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News / Northwest

Tumwater man camps on platform 100 feet up a Douglas fir, blocks logging at Capitol State Forest

By Sara Jean Green, The Seattle Times
Published: October 9, 2020, 8:20am

SEATTLE — John “Tree Angelo” Barksdale can’t say exactly how many days he’s spent on a plywood platform 100 feet up a Douglas fir in a northern section of the Capitol State Forest, but he said Thursday he isn’t coming down until the state Department of Natural Resources (DNR) makes a deal to prevent 20 acres of maturing forest from being clear cut.

“Most of the Capitol Forest was clear cut by the 1950s. It was like a moonscape, with nothing left,” said the 34-year-old outdoor educator who lives in Tumwater. “That this is an exception, I think, is special.”

According to a news release issued Thursday by the Cascadia Forest Defenders, a 25-year-old, Oregon-based environmental activist group, a blockade was established Sept. 29 by Barksdale and a couple of friends to stop logging equipment from being brought onto the site.

On Wednesday, law-enforcement officers from DNR, the Thurston County Sheriff’s Office, the Washington State Patrol and the state Department of Fish & Wildlife “raided” the blockade and ordered three activists to leave, the release says. Two on the ground gathered their belongings and walked away, but Barksdale refused to budge from his perch, which is rigged with ropes to an abandoned Ford Explorer parked across a proposed logging road, according to the release.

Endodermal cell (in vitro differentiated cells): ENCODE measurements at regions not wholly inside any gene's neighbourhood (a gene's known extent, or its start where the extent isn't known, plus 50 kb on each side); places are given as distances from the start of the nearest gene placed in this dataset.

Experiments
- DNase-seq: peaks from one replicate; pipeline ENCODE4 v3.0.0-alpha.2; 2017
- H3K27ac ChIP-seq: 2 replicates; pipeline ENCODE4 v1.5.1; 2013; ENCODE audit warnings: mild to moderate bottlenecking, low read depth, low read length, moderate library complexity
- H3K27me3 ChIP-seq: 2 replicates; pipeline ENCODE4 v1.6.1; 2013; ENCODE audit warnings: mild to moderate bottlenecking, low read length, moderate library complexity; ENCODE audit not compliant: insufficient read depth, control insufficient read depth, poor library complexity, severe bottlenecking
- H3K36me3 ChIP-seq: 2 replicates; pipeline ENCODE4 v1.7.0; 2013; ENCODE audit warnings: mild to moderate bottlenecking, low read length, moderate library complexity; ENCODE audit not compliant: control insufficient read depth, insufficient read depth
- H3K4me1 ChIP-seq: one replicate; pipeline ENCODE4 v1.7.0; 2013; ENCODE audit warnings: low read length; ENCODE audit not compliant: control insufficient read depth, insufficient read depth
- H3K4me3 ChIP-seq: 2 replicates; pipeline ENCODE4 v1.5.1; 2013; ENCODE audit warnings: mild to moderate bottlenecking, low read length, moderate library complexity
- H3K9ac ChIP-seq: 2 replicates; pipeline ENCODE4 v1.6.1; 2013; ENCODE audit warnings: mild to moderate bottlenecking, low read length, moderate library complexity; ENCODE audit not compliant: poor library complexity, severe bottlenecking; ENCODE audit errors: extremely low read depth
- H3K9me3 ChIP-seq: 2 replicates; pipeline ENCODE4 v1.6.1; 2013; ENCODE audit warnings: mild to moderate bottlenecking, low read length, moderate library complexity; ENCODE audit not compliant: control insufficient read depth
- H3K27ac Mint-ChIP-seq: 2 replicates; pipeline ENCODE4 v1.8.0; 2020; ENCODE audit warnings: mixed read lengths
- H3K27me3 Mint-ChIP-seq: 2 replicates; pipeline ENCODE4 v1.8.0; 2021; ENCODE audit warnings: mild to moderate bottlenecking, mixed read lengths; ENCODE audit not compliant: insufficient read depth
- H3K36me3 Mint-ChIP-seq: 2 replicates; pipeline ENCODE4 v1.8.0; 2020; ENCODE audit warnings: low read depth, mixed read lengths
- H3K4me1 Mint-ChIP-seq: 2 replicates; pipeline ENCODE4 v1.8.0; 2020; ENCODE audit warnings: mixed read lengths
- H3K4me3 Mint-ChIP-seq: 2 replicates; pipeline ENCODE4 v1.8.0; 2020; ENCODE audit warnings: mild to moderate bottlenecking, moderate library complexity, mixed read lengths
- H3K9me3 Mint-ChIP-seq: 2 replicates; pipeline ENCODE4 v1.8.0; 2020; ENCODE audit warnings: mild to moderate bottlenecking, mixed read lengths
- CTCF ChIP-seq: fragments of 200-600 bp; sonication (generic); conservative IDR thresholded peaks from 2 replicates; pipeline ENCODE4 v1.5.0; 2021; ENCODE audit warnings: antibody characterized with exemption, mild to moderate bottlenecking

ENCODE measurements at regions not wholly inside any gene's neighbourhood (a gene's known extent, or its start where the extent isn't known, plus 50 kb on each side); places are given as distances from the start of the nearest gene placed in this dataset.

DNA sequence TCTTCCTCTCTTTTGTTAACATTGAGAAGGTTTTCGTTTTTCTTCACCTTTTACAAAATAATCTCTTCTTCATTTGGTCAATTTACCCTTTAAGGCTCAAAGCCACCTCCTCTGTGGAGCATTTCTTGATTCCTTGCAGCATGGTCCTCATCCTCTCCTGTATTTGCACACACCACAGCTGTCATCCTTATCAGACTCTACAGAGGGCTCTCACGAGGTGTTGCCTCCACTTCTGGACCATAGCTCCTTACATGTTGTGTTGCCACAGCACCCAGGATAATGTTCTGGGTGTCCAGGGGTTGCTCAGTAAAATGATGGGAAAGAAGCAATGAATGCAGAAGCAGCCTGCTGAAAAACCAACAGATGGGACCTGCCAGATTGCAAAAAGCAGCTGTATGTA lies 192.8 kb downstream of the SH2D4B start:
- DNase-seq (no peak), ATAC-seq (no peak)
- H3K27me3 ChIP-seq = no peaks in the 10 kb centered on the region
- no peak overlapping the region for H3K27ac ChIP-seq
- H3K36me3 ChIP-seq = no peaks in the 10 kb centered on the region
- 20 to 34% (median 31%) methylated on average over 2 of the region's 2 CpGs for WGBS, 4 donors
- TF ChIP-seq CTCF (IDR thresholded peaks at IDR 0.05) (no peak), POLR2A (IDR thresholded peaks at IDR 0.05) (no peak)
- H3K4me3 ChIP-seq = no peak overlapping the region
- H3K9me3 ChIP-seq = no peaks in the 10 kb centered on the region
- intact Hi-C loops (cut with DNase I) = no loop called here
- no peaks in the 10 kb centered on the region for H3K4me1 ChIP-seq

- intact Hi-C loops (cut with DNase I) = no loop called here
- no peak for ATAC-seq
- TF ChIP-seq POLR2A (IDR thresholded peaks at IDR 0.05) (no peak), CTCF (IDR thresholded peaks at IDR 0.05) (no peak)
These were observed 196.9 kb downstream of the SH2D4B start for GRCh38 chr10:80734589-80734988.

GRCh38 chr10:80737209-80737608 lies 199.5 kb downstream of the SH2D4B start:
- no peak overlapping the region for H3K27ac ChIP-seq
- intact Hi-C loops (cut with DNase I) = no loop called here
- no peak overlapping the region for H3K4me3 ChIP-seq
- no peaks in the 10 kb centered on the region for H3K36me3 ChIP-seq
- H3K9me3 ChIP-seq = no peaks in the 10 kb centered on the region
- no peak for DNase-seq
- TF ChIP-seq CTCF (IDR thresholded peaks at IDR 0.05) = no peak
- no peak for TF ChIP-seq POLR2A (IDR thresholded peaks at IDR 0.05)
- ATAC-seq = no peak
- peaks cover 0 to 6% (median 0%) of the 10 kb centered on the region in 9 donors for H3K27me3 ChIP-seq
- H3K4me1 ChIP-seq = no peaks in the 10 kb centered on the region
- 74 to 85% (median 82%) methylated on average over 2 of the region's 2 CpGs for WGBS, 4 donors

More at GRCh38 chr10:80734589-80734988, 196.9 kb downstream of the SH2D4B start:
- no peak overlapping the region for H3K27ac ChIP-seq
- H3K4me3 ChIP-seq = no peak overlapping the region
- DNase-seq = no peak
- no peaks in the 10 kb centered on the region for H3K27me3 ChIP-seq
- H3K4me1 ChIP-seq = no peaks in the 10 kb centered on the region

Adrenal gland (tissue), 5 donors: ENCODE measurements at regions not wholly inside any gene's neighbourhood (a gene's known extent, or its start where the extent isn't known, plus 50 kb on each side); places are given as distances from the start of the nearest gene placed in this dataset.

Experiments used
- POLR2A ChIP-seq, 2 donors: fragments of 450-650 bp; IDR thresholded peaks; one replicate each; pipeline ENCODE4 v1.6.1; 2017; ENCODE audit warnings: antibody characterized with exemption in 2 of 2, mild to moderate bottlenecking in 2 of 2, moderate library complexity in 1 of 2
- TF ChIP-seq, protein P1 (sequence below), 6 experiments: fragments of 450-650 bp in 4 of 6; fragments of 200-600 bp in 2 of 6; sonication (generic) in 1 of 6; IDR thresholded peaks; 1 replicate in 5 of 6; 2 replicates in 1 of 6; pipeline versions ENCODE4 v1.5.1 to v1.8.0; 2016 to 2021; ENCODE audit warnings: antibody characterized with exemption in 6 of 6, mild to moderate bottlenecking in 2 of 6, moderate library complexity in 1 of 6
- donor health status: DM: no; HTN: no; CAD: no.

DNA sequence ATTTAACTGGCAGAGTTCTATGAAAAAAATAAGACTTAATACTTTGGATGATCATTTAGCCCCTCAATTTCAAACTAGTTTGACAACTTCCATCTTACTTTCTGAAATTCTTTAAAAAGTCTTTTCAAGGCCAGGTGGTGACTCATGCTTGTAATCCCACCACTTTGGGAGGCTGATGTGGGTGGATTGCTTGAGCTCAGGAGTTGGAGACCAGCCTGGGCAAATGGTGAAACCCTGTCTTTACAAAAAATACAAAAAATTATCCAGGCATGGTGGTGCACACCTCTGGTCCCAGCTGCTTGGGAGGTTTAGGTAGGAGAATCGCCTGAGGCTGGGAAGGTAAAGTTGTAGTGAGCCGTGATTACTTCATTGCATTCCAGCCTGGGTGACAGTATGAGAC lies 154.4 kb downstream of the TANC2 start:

Barksdale, who isn’t a member of the Cascadia Forest Defenders, said his 4-foot by 8-foot platform is rigged in such a way that if the vehicle is moved or the anchor line is cut, he’ll tumble down a steep slope or be pulled higher into the canopy.

The Explorer is filled with cement, said Barksdale, who is wearing a harness attached to a safety lanyard. He said he’s got plenty of food and water and has a stockpile of camping and rain gear.